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selected past writing at 42opus

 

The nearest Dream recedes—unrealized— by EMILY DICKINSON

The Heaven we chase,

Like the June Bee—before the School Boy,

Invites the Race—

Stoops—to an easy Clover—

14 September 2005 | poetry, classic

 

Stigmata by SUSAN SETTLEMYRE WILLIAMS

Curious are the ways

holiness is achieved (that freezing

and melting point, that instant

when your perfect attention changes

and unchanges you or the world) and unforeseen

the consequences.

2 January 2007 | poetry, editors' select

 

It Gets in the Way by EMILY KENDAL FREY

Dear Outlet,

Dear Honored Guest,

Mounded inside

in fits and starts.

Dear Plaque,

Dear Meatball,

Dear Attack—

15 July 2008 | poetry

 

The Into or On by MAURICE OLIVER

She thinks she's Harry Houdini's bathrobe.

1 May 2005 | poetry

 

Secondhand Objects by RENEE SIMMS

I first saw Priscilla at the pawnshop, as the Arizona sun reddened the sky with a rash. It was just before closing. She looked Jamaican to me but maybe I was homesick. Still, something was familiar about her—the gapped teeth, the regal posture, the locked hair she'd tied in an upsweep that resembled a bird's nest. Respectable is how she struck me, unlike our usual female customers with the belly out and the low-rise jeans that show the top of their underwear, underwear that ain't even real, mind you, but the G-string chicks wear these days. When I first come to the States, only erotic dancers wore that sort of thing. Today, even the college girls that I've dated wear panty strings.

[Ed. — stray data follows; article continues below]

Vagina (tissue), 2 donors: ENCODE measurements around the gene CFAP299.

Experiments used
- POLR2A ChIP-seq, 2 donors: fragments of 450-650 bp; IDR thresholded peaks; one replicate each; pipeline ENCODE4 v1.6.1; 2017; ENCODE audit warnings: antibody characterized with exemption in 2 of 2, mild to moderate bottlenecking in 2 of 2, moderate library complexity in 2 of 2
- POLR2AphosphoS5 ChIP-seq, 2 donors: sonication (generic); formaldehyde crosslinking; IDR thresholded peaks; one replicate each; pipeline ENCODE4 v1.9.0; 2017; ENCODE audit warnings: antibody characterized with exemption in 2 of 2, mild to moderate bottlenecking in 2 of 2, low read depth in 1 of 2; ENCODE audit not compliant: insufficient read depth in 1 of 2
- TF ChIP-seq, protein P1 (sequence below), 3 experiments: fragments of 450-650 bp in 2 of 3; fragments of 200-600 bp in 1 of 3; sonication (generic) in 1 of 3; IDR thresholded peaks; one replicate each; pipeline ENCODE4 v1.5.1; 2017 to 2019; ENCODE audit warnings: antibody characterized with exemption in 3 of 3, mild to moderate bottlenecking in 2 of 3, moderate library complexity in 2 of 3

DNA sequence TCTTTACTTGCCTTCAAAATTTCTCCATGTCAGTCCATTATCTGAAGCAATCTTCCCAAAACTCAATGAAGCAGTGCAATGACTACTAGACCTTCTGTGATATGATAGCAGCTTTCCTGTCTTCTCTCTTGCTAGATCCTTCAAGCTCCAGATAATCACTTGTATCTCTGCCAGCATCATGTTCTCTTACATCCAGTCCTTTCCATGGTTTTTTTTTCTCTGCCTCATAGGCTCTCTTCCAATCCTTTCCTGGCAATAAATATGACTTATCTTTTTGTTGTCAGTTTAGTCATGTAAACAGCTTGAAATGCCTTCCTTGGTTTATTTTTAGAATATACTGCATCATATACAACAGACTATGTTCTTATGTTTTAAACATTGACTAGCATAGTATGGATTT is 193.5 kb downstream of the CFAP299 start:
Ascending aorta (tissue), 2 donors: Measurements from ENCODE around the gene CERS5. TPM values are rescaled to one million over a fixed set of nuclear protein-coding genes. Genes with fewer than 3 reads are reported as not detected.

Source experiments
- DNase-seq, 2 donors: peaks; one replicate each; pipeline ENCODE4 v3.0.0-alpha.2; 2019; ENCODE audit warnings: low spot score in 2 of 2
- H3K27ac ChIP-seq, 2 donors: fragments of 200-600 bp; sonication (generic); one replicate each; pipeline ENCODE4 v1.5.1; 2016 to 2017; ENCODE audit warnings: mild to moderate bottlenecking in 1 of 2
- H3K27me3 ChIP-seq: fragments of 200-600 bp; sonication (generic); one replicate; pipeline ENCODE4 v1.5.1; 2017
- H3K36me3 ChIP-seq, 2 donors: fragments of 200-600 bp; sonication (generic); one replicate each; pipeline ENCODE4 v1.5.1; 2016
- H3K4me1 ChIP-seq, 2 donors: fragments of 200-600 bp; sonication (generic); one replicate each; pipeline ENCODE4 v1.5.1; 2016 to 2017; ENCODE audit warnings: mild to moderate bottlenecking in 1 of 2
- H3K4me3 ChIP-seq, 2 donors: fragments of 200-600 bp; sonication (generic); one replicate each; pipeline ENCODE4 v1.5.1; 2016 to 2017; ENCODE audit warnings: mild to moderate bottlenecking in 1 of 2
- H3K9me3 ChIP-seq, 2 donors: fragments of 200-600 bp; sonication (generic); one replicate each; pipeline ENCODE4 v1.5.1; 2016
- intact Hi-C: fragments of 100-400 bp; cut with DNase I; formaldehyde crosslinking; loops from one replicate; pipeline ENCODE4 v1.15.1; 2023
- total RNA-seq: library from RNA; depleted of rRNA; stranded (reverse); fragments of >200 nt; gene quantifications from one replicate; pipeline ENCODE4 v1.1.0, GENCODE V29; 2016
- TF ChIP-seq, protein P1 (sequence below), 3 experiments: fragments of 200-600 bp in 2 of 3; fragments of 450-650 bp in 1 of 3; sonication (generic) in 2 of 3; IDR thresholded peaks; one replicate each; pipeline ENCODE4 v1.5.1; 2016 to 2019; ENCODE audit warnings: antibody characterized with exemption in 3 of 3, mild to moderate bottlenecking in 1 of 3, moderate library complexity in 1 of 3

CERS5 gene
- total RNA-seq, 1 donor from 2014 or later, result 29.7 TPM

But Priscilla's skirt come to her knees. Her blouse was modest, a button-down loose-fitting deal which you never see on women today. That let me know it was not brand new. So I think, maybe her money is a little tight, maybe she spends her money on drugs. Carney, the shop owner, says this about many of our customers.

See the one with the dirty hair? he'll say leaning in close, She's a tweaker. She's here getting money to buy crystal meth.

11 March 2009 | fiction, short story

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